FactCheck ☑️
Needle not capped when Pence received Covid-19 vaccine
Social media posts claim US Vice President Mike Pence faked receiving a Covid-19 vaccine using a syringe that had the needle covered by a cap. This is false; an image of Pence being vaccinated shows that the needle was exposed.

This photo has circulated online since 2019 in reports about gun violence -- it does not relate to the coronavirus pandemic
An image has been shared hundreds of times in multiple Facebook and Twitter posts that claim it shows a television report about violence breaking out at a US hospital after patients were vaccinated against the novel coronavirus. The claim is false: the photo in the purported report has circulated online since February 2019 in reports about US gun violence, one year before the coronavirus pandemic. The image has been manipulated for comedic effect to include a false chyron and has been shared on joke websites.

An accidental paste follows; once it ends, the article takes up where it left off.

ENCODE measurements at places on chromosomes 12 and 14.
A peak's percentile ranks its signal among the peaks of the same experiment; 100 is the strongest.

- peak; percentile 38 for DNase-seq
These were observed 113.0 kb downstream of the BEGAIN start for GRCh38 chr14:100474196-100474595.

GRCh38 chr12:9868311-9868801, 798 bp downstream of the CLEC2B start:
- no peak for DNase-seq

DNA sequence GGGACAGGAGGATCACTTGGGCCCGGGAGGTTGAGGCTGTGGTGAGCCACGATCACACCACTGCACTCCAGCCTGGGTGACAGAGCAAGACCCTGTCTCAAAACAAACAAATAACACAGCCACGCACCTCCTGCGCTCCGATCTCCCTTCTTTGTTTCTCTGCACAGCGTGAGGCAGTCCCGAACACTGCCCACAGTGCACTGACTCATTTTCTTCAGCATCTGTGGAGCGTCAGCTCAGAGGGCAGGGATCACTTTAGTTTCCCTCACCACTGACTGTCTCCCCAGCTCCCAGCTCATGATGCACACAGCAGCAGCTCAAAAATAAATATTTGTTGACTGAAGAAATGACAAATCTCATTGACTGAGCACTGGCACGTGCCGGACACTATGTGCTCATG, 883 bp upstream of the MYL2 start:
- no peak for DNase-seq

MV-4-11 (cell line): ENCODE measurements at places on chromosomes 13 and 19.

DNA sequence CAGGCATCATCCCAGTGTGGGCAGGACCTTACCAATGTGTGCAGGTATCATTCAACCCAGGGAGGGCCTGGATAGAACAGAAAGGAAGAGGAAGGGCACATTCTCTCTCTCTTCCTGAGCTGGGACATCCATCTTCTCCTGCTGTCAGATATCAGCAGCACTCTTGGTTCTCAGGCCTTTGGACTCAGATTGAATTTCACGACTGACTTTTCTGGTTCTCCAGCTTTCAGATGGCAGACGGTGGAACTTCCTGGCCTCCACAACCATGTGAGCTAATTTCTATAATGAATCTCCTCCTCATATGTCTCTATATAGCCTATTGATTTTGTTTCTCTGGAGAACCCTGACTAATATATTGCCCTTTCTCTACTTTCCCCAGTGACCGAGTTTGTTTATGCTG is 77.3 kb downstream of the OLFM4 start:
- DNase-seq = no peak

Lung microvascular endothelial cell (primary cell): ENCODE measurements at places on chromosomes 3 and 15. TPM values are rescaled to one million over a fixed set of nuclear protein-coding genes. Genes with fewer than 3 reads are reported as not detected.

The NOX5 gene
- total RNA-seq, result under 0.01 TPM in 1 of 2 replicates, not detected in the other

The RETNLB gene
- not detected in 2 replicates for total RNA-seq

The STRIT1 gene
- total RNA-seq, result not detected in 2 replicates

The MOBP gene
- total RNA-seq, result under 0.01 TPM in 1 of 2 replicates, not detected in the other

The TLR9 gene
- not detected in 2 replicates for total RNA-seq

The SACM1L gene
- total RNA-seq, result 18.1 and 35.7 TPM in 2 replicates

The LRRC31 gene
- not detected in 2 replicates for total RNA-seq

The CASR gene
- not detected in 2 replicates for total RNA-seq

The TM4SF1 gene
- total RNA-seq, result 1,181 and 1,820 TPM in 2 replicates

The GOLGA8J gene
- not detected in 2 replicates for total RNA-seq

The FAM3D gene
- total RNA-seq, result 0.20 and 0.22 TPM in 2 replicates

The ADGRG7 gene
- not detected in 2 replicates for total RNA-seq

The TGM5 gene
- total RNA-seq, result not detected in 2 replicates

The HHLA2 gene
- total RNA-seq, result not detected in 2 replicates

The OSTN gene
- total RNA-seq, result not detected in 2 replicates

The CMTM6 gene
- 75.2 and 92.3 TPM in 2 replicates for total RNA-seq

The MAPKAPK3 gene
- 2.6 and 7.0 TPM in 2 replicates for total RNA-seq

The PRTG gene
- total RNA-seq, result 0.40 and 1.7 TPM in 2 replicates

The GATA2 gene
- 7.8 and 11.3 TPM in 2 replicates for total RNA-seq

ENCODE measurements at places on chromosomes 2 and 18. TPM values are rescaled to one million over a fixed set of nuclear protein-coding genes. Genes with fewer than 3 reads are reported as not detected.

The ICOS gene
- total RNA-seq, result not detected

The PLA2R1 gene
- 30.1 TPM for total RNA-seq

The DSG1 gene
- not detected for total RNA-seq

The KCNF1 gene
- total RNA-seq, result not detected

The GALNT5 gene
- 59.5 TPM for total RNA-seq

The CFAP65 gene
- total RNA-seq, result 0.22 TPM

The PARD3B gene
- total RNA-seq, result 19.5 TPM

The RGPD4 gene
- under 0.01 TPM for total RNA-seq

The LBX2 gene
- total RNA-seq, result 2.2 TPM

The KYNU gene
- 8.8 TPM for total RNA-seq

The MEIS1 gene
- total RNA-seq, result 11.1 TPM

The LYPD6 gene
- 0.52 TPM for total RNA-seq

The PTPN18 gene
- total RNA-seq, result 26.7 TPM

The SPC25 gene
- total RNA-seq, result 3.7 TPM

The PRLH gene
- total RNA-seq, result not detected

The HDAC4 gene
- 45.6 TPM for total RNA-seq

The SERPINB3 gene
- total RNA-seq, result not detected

Old photo of detained US police chief circulated in false social media posts about ‘arrest of Biden’s executive assistant on spying charges’
A photo has been shared hundreds of times across Twitter, Facebook, Weibo and Instagram alongside a claim it shows US President-elect Joe Biden’s executive assistant being arrested for spying on Donald Trump in December 2020. The claim is false; the photo, taken in December 2015 by US news agency Associated Press (AP), shows FBI personnel escorting a former US county police chief to a vehicle.